The following list contains the websites I visited most often when I studied optical mineralogy; these sites saved my butt on more than one occasion! A lot of the sites overlap in information, but sometimes a particular site had that key picture or explanation that was essential for me in understanding a concept. I've organized the sites into two groups depending on whether they focus on explaining mineralogy properties or identifying specific minerals. (Image from Geoffrey Clarke.)
Understanding Optical Mineralogy Concepts
1) Powell at CUNY has an easy-to-understand online intro course to basic optical mineralogy concepts with short quizzes that let you test your mastery. It's very basic, so start here if you're having trouble understanding how XPL works.
2) Perkin at Nodak offers introductions to basic properties such as relief, along with a listing of various minerals with their thin section pictures and properties. It's very easy to navigate, their identification tips are helpful, and they have plenty of pictures.
3) For a thorough treatment of all things mineralogy, visit Tulane's Nelson's for textbook-like coverage on a multitude of the most important mineralogy topics.
4) Dempster at the University of Glasgow explains basic optical properties in plain English and offers many helpful photographs and tips for identifying specific minerals.
5) Dutch at UWGB has excellent coverage of how optical mineralogy works, including understandable lessons on light, polarization, interference colors, indicatrices, and interference figures. The best part of his lessons are the diagrams. If you navigate into the main area of his mineralogy course page, you can find additional helpful materials on basics like crystal structure.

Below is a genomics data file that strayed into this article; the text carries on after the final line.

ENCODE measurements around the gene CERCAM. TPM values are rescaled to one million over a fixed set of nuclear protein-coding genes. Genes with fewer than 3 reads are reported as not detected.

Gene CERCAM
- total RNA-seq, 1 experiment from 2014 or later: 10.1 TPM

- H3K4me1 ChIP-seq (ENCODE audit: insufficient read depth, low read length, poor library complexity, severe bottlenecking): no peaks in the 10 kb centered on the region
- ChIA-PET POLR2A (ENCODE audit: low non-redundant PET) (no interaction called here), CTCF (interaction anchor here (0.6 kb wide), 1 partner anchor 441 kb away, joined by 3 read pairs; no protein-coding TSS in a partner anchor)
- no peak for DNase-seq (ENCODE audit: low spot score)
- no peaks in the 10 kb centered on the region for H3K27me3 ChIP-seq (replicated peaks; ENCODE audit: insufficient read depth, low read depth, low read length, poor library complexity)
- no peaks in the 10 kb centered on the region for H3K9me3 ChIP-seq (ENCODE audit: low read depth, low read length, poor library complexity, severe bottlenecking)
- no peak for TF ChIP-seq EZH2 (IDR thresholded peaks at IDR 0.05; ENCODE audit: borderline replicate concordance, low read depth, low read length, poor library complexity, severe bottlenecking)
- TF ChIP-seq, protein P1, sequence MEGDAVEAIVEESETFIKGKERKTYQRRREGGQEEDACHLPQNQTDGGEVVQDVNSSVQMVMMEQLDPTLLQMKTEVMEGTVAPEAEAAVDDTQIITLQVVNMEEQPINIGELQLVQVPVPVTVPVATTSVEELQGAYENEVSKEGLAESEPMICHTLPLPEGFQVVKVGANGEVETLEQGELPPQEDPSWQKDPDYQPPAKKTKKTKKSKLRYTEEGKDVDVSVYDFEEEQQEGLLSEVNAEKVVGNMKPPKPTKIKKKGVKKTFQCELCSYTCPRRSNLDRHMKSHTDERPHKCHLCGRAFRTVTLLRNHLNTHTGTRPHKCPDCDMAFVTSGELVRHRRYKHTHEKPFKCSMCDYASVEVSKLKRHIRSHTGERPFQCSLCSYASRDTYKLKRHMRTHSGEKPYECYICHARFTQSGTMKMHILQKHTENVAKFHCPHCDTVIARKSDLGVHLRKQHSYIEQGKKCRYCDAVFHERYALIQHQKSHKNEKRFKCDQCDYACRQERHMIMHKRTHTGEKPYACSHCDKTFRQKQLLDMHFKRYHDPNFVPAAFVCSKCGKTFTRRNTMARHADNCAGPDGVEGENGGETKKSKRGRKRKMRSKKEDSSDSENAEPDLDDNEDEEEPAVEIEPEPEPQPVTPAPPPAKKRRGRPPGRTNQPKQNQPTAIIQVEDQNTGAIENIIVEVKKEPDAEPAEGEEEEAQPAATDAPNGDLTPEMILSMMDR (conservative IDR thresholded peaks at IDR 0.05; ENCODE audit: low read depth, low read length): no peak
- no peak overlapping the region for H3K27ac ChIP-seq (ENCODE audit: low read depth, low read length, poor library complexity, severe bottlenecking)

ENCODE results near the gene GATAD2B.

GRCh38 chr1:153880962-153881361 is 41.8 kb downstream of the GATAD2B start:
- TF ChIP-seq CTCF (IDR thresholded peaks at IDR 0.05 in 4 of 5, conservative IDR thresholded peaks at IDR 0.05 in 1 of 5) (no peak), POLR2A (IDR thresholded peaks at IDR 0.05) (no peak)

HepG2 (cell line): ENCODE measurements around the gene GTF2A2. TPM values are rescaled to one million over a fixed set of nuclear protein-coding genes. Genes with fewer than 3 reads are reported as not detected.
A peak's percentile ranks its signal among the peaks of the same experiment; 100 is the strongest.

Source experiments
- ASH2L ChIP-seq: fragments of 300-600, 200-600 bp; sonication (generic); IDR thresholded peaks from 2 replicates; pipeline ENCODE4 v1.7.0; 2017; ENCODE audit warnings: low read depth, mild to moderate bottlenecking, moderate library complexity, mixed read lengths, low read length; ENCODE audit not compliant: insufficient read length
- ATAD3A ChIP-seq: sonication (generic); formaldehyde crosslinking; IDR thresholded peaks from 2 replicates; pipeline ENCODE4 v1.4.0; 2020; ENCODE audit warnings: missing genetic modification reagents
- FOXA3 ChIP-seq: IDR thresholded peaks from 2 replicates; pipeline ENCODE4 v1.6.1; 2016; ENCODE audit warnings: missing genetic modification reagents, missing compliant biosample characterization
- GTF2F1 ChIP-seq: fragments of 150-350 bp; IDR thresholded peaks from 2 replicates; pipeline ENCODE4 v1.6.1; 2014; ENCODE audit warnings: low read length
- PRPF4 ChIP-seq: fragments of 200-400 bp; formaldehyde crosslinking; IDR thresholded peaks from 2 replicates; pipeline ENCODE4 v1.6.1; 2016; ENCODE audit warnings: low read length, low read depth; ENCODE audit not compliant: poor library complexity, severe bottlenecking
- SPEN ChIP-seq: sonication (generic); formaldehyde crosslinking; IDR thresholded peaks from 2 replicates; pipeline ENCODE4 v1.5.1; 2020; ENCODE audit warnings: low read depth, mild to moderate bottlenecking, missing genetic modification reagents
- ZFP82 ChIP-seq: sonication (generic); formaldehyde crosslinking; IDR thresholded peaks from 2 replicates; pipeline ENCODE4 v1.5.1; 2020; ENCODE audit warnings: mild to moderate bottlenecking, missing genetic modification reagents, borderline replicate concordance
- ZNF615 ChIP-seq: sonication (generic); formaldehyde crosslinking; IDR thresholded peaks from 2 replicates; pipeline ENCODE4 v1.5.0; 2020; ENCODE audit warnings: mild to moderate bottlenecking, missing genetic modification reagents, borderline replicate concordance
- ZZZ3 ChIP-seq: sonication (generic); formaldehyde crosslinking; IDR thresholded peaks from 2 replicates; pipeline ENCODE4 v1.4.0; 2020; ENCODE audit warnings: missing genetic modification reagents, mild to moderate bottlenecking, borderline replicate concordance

6) Aley at Marshall offers several short bullet-point notes on mineralogy topics, as well as a few useful pictures of minerals in both PPL and XPL.
Identifying Minerals: Reference Databases
7) Smith College has a long list of minerals with data compiled by students; there aren't as many pictures, but they include a few minerals and properties that other sites might not have. Coverage is very concise and in tabular format.
8) UNC has an image dictionary of various minerals and textures, mainly in XPL. There isn't much other information on the site, but comparing your mineral to the photographs can be very handy.
9) UCLA's database contains an impressive list of minerals. Each mineral features a photograph in XPL and PPL, plus a lengthy list of mineral traits.
10) Rock-forming Minerals in Thin Section print editions are pretty hard to find, but if you know which particular mineral you're looking for, you can search through the limited preview of this Google e-book and get all kinds of information, including things not usually found on websites, such as the 2V angle.
11) HyperPet has a good database featuring a few minerals hard to find elsewhere; their entries contain a photograph, a brief description of the mineral, and a run-down of essential properties.
12) Sidall at University College London covers a wide variety of minerals. The best part of this resource is that each mineral has several photos of each mineral both PPL and XPL, plus a short list of key identification features.
Bonus: Carleton has a listing of several helpful activities, manuals, and other resources.